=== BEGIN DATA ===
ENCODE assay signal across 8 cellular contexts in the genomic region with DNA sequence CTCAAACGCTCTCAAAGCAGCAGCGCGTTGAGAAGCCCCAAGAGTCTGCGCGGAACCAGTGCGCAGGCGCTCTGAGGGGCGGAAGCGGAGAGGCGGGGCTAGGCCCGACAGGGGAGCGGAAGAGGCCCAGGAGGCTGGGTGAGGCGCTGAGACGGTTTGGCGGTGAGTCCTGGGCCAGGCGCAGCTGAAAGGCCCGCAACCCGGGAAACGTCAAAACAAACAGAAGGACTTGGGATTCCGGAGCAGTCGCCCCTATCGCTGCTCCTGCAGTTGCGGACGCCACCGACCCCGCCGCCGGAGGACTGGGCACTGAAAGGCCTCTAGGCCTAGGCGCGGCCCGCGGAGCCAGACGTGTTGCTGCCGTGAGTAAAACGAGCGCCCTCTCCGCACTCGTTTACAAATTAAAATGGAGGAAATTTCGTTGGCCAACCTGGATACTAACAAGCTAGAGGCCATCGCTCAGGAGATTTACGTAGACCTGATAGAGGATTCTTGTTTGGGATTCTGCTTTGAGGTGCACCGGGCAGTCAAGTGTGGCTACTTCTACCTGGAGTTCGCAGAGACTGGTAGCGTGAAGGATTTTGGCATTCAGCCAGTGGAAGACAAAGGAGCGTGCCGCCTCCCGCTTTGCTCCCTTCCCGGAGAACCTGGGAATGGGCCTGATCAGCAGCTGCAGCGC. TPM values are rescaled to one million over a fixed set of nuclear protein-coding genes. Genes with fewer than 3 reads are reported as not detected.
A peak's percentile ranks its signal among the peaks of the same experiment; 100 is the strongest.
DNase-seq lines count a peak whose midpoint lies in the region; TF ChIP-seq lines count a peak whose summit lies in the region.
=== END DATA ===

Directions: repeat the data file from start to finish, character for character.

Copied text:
ENCODE assay signal across 8 cellular contexts in the genomic region with DNA sequence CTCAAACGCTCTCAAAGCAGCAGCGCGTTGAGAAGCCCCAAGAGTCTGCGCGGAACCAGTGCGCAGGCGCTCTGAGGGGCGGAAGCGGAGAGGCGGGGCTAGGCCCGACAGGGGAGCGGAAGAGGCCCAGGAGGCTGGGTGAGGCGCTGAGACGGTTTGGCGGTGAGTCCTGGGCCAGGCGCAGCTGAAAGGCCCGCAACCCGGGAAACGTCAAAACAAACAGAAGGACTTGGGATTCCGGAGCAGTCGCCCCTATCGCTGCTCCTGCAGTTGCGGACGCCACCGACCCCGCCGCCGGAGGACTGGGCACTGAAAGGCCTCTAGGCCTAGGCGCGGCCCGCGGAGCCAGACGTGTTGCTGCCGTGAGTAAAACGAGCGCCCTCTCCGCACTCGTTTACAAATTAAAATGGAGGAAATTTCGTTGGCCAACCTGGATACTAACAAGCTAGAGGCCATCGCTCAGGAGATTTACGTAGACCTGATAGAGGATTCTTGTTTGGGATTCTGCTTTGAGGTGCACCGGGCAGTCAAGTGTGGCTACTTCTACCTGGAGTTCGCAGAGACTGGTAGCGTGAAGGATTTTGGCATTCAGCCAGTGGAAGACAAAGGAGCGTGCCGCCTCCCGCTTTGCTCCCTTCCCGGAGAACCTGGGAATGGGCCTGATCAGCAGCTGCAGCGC. TPM values are rescaled to one million over a fixed set of nuclear protein-coding genes. Genes with fewer than 3 reads are reported as not detected.
A peak's percentile ranks its signal among the peaks of the same experiment; 100 is the strongest.
DNase-seq lines count a peak whose midpoint lies in the region; TF ChIP-seq lines count a peak whose summit lies in the region.